I for One Welcome Our New iPhone Overlords

So I was procrastinating real hard last night, and I finally updated my computer and phone to iOS 8 or whatever. It’s all well and good, some new minimalist aesthetics, &c. So today I open my phone’s messages and before I go to send anything, there are the words “I,” “The,” and “I’m” in little gray boxes ready to go.  After going to poetry today, I got curious and I started clicking them to compose a message, and the phone kept giving me new words that almost seemed to follow. Several non-but-almost-sense texts later, my roommate explained to me that the phone logs all of your sentences and keeps track of your most used words and word combinations in order to try to predict what you might say, in order to make it easier for you to text (read: in order to be super creepy). Now Ethan’s previous post about the Quicktype feature of iOS 8 makes sense, and the implications are even more strange and glaring to me.

I was kind of startled by the phone’s assumption that it could predict what I might say. I mean, if I want to be a writer and my phone is able to predict what I say, I might as well call it quits, right? Thankfully, phones aren’t very good at stringing together words to give a meaning in context. Quite like Christina’s “Bot or Not” post, and Ethan’s “Quicktype Poetry” post, the sentences are nonsense; word may follow word, but as a whole the sentence has no intrinsic meaning. IT doesn’t make sense. More so, I was startled by all the repeated words I was getting in the little Quicktype section. They’re mostly “I,” “The,” and so on, with a few conjunctions or things about the government thrown in here and there. So if nothing else, the Quicktype feature can serve as a reminder of our limited texting vocabularies, and it can allow us to be aware of boring language, even in the most menial modes of communication. The feature can also provide some pretty fun and weird lines and phrases, just by shuffling the language you’ve already used.

Here are some of my favorite nonsense phrases and conversations (w/lines broken where they end in the text):

My roommate:

“Okay, noted. I think
Tuesdays at 8 may work
better for the Kaiser’s
army at the beginning of
this semester and Students for a socialist
Scotland the US and Canada is a potentiality,
and I think Billy’s in that
class. I think Billy’s in
that class.”

Me:

“I’m not going to be
able to do it again in my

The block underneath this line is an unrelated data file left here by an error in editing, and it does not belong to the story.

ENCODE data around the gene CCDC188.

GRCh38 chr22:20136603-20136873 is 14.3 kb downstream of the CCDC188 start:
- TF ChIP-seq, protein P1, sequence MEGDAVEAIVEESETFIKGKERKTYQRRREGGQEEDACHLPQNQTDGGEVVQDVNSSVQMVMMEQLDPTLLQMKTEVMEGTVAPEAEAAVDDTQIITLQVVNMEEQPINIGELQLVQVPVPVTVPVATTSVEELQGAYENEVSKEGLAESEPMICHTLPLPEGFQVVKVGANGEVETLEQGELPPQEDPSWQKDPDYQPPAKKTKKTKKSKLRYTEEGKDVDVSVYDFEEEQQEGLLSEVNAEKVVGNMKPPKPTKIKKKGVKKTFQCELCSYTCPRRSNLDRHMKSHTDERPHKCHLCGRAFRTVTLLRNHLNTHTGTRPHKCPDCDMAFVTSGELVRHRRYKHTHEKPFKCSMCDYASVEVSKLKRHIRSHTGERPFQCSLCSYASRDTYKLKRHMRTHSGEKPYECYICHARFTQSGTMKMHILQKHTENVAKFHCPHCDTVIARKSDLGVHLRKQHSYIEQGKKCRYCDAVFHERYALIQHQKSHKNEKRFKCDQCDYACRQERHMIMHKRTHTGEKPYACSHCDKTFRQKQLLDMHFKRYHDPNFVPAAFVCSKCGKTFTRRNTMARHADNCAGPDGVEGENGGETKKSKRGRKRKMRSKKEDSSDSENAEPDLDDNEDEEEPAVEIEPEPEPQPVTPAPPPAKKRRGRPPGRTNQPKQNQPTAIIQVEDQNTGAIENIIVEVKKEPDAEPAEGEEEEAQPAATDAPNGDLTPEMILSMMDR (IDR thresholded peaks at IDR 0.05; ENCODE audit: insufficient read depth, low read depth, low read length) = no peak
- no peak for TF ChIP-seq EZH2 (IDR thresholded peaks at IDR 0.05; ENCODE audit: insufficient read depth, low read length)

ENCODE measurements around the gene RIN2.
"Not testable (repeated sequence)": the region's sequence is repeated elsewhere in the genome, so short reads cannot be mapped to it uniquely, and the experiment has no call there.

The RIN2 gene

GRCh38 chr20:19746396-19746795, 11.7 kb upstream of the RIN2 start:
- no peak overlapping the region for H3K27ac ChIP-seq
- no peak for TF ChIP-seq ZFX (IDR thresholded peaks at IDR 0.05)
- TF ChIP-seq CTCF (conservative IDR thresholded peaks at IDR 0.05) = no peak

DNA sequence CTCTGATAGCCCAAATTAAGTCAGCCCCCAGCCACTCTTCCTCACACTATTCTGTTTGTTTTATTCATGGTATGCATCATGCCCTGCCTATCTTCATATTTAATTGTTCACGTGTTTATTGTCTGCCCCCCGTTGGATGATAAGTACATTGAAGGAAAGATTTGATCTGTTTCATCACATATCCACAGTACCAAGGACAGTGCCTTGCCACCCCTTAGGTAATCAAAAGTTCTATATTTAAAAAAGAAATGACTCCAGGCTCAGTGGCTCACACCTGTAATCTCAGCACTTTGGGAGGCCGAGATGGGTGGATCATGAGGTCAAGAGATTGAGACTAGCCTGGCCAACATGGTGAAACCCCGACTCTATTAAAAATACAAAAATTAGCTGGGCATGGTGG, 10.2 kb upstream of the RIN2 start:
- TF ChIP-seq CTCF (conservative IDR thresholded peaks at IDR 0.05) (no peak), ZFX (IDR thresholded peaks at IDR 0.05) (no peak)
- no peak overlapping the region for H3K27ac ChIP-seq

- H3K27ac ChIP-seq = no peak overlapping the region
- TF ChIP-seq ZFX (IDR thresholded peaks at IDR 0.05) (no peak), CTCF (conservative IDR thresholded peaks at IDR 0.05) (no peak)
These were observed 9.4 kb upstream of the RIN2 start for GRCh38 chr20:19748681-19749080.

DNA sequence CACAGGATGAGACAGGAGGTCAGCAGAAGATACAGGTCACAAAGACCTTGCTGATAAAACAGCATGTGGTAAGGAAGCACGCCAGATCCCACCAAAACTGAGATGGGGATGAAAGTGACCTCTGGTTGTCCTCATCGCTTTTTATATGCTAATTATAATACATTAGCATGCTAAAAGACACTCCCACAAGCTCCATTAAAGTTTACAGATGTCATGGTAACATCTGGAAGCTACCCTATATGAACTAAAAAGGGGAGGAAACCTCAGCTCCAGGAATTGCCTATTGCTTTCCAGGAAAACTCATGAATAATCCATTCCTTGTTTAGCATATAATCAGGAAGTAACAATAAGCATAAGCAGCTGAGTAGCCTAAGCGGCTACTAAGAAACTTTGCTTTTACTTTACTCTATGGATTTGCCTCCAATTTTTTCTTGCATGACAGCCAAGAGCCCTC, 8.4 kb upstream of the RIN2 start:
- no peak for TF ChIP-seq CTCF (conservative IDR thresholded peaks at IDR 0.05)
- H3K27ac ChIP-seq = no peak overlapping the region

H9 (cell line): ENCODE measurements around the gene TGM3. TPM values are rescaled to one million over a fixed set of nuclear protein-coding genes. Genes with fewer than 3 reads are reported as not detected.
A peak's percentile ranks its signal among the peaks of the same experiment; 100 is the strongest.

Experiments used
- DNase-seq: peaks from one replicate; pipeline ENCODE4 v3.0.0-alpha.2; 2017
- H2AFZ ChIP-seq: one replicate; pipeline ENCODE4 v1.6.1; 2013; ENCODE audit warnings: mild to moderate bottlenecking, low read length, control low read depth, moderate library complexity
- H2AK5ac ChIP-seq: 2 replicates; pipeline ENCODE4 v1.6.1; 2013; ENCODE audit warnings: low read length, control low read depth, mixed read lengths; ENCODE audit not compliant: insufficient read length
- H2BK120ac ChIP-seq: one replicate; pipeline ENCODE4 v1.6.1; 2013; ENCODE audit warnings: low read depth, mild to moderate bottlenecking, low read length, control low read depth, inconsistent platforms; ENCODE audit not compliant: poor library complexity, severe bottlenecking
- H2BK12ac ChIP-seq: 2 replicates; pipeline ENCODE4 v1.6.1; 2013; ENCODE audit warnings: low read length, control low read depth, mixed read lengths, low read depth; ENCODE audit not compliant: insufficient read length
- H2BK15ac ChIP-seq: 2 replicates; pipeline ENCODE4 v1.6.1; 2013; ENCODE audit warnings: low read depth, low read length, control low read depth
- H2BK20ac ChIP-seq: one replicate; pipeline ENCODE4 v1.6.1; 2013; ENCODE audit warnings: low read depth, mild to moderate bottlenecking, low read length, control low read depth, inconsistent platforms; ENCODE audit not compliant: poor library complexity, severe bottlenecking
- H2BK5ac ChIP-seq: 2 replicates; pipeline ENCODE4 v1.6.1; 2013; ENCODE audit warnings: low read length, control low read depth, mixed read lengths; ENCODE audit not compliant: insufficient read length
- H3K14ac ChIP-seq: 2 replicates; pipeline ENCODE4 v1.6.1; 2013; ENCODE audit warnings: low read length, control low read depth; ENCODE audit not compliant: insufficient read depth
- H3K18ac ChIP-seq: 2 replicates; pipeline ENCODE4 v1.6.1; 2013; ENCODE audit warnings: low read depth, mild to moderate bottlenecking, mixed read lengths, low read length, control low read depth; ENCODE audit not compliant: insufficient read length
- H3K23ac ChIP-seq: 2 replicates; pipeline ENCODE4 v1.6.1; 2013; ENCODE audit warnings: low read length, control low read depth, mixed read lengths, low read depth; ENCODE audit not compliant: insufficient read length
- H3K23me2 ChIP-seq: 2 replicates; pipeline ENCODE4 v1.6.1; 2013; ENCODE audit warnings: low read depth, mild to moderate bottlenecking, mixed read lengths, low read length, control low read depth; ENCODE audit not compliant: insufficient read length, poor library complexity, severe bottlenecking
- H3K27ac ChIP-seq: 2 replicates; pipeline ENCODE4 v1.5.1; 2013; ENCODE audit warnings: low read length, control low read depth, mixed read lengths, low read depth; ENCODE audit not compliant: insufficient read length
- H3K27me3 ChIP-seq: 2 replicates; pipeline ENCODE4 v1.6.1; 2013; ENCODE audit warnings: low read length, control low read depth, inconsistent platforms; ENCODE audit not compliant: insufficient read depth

head hurts so bad but
the only thing that would
have to go back and I
don’t think that I can see
it as an excuse for the
next few weeks of a new
phone case is the best
thing ever.”

Roommate:

“Congress? Finally, I think
Ryan Adams has a new
self-titled album out of
the common cold. it will
not have the seller’s, I
have every day and the
downing, I have every
day and the downing, I
have every day and the
downing”

Me:

“The fact that the
government has a lot of
people in my head is
killing me.”

 

If nothing else, Quicktype conversations and poetry serve to remind us that our job as poets (and people in general) is invaluable: we give language meaning, we change it and choose it and refresh it–we don’t just take words in and spit them out in order of use. Plus really it can generate some lines that seem cool and can have uses in your poems, if they mean something to you.

5 Replies to “I for One Welcome Our New iPhone Overlords”

  1. Evan I thought this was awesome! Very unique and different type of blog post. I loved when you said, “if I want to be a writer and my phone is able to predict what I say, I might as well call it quits, right?” That is such a scary thought. If we are that predictable, then what’s the point?

    However, as we can see this definitely is not true. I don’t think you would casually say to a friend via text, “The fact that the
    government has a lot of
    people in my head is
    killing me.”

    This really makes me want to get iOS 8 now though!

    1. I’m reassured that you end this post feeling that poets become necessary as a sort of antidote to iOS 8, to give language meaning, as you nicely put it…that said, I think you and your room-mate might well be able to publish the first ever book of Quicktype poetry, if you’re quick about it…it’s compelling reading!

  2. I love this whole idea of using Quicktype to make poems. I’m still stuck in the stone ages of iOS7, so I haven’t been able to try it yet, but it’s definitely something I would check out. It sort of creeps me out, though. Kind of feels like your phone is answering you back or something, like Tom Riddle’s diary in Harry Potter.

  3. I think this is awesome! I love the poems you guys created with it too! Makes me wonder what my saved words are! (Although interestingly it will never save swear words/will always autocorrect them.)

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